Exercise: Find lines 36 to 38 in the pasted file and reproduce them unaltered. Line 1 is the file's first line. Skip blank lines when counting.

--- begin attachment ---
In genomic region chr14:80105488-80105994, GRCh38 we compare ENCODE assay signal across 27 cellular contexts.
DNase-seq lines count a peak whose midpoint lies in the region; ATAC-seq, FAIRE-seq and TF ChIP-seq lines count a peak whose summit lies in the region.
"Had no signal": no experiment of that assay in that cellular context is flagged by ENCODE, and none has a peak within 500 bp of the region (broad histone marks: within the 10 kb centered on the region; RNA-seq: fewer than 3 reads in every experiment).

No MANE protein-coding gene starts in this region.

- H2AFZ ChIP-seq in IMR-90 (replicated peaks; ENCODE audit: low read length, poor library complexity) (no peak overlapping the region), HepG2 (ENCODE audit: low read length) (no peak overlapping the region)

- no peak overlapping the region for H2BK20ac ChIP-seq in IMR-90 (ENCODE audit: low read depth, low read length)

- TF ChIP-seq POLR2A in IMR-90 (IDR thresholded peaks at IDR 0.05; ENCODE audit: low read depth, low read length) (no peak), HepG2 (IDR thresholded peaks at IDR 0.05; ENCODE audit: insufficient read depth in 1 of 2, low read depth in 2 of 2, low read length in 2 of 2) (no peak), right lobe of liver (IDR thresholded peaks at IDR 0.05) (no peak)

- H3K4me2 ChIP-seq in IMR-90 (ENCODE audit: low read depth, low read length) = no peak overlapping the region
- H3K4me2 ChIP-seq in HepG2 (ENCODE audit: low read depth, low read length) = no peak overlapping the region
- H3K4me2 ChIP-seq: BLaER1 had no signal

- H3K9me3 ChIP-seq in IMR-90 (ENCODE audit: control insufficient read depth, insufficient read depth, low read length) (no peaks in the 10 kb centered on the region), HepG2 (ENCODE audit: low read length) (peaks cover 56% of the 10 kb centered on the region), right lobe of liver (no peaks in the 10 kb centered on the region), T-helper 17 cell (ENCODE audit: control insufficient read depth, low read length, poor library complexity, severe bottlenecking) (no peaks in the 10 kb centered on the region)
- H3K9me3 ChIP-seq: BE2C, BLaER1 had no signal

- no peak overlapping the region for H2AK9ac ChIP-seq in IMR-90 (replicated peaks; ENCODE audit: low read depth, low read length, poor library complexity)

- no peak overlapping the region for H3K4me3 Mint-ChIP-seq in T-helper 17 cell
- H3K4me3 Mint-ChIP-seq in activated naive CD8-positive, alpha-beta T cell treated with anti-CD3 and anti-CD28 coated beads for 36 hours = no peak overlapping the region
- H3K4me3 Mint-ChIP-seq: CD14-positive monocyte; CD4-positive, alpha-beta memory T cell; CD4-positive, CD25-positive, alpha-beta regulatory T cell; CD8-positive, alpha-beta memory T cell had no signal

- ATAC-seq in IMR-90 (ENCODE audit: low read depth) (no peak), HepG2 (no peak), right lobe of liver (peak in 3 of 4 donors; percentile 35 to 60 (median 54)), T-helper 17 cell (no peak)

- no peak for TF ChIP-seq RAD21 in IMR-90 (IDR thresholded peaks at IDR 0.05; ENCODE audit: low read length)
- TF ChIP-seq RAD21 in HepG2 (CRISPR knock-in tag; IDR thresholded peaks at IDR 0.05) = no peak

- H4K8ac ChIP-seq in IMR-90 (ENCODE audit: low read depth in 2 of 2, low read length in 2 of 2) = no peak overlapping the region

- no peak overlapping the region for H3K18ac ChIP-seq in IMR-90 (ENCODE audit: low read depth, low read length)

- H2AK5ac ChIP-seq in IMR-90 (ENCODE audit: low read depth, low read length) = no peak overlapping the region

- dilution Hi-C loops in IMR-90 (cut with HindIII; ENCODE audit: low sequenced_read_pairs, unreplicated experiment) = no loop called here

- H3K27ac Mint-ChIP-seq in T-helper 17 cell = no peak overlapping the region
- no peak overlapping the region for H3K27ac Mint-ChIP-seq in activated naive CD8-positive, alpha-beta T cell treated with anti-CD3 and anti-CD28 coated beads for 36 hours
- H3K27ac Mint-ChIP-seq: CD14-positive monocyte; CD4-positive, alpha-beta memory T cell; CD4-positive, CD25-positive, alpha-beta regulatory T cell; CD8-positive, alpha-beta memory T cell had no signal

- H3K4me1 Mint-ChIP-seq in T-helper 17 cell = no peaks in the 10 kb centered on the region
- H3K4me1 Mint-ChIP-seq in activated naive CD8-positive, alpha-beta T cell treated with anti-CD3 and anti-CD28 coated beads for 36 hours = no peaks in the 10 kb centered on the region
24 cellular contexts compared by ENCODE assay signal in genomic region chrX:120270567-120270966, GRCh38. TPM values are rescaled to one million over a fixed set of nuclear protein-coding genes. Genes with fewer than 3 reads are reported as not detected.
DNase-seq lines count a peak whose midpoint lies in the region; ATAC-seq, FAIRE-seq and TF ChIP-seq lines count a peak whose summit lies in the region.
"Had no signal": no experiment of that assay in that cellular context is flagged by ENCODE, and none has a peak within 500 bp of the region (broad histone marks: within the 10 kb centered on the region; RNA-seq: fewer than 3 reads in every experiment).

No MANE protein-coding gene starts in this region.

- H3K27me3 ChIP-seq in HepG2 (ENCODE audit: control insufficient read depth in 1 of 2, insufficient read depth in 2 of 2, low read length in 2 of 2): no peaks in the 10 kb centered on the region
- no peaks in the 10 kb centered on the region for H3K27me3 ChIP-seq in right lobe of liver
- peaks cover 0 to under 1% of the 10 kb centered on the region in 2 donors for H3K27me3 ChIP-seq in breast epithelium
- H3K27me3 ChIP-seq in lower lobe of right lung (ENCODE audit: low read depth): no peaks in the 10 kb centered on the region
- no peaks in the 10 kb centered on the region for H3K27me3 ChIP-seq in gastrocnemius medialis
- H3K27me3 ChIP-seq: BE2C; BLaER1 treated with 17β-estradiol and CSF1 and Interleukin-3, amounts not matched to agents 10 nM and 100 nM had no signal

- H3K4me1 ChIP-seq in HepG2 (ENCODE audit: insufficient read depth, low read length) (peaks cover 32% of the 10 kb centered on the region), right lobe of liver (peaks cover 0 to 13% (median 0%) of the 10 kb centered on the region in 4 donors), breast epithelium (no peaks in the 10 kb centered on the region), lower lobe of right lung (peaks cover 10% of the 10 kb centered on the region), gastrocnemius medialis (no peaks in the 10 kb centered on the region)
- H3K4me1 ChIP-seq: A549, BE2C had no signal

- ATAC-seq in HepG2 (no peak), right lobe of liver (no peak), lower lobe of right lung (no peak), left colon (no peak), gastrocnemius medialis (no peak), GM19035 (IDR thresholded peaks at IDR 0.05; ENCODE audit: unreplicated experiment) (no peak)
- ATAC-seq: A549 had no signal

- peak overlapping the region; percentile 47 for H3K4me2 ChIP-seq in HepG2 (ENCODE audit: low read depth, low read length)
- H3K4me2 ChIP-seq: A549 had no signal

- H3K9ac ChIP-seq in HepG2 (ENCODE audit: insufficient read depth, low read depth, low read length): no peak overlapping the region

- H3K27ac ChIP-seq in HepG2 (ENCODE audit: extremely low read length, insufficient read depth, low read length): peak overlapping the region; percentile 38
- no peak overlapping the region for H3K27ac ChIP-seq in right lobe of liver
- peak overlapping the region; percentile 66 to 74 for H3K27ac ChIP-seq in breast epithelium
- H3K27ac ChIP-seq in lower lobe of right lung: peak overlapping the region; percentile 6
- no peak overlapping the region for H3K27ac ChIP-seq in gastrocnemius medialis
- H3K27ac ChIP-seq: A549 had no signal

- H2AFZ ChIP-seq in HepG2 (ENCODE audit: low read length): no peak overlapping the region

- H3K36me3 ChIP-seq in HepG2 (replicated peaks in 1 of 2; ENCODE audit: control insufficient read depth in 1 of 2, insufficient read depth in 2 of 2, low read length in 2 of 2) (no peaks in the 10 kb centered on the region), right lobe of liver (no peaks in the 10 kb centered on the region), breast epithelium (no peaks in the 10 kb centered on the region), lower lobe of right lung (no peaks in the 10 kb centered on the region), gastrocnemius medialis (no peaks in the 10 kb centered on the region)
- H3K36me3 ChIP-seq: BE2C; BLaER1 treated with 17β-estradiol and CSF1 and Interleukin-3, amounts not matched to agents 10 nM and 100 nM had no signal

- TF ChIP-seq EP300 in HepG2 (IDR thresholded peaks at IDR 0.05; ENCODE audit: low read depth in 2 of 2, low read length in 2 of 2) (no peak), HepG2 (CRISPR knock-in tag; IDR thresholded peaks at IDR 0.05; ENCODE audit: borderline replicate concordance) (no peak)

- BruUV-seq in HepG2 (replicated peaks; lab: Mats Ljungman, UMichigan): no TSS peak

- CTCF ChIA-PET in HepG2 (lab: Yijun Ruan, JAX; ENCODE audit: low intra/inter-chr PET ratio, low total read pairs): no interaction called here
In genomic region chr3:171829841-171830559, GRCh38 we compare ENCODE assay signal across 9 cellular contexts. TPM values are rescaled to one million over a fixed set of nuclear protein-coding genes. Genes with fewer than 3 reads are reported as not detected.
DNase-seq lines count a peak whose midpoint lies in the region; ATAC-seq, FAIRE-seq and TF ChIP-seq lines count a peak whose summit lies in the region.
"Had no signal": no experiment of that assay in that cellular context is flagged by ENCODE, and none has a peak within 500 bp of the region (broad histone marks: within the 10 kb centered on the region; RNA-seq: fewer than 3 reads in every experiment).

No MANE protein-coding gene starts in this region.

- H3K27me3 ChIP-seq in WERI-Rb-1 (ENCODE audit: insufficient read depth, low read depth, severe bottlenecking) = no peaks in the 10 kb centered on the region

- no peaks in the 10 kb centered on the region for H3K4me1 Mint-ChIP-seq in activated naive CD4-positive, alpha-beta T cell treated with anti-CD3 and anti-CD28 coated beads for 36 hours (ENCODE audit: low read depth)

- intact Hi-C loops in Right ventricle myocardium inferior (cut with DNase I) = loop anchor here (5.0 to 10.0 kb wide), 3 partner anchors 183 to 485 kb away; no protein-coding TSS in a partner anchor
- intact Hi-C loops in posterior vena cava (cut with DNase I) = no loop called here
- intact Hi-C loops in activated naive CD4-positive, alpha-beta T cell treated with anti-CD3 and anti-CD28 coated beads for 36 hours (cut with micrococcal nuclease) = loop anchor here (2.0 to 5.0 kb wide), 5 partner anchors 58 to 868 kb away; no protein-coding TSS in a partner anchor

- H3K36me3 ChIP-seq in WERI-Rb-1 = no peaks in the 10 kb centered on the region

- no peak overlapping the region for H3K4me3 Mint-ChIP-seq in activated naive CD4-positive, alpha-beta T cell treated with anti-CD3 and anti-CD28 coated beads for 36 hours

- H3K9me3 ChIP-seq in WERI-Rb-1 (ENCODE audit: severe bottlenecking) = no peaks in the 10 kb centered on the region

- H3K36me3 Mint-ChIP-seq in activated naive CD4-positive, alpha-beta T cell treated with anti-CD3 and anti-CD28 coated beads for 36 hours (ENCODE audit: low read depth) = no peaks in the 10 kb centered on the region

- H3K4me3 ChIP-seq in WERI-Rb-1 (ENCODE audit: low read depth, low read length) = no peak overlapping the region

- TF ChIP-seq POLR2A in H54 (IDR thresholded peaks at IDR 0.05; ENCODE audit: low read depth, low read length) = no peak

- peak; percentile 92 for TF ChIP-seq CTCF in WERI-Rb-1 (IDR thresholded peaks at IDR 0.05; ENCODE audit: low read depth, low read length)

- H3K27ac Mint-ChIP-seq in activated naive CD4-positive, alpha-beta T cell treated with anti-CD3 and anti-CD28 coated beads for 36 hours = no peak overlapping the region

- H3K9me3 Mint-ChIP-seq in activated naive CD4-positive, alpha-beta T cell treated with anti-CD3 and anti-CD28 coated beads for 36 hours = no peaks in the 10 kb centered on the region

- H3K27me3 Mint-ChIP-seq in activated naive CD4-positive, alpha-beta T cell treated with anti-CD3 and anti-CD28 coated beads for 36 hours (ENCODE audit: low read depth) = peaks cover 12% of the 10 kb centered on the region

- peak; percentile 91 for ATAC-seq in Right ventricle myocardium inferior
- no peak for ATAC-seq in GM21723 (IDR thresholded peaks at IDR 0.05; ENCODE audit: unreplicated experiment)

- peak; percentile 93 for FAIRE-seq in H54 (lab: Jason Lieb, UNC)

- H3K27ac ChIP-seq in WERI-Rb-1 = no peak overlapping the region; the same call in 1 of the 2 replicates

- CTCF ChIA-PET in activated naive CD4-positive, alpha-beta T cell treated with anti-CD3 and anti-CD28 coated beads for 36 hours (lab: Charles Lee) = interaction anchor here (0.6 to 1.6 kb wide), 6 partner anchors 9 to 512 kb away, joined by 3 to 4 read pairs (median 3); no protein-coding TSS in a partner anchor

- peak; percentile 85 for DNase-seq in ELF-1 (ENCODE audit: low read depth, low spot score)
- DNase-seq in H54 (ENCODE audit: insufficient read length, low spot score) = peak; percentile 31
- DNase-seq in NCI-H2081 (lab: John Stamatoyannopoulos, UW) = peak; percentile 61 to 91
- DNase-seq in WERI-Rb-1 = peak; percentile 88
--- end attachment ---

- H3K27me3 ChIP-seq in lower lobe of right lung (ENCODE audit: low read depth): no peaks in the 10 kb centered on the region
- no peaks in the 10 kb centered on the region for H3K27me3 ChIP-seq in gastrocnemius medialis
- H3K27me3 ChIP-seq: BE2C; BLaER1 treated with 17β-estradiol and CSF1 and Interleukin-3, amounts not matched to agents 10 nM and 100 nM had no signal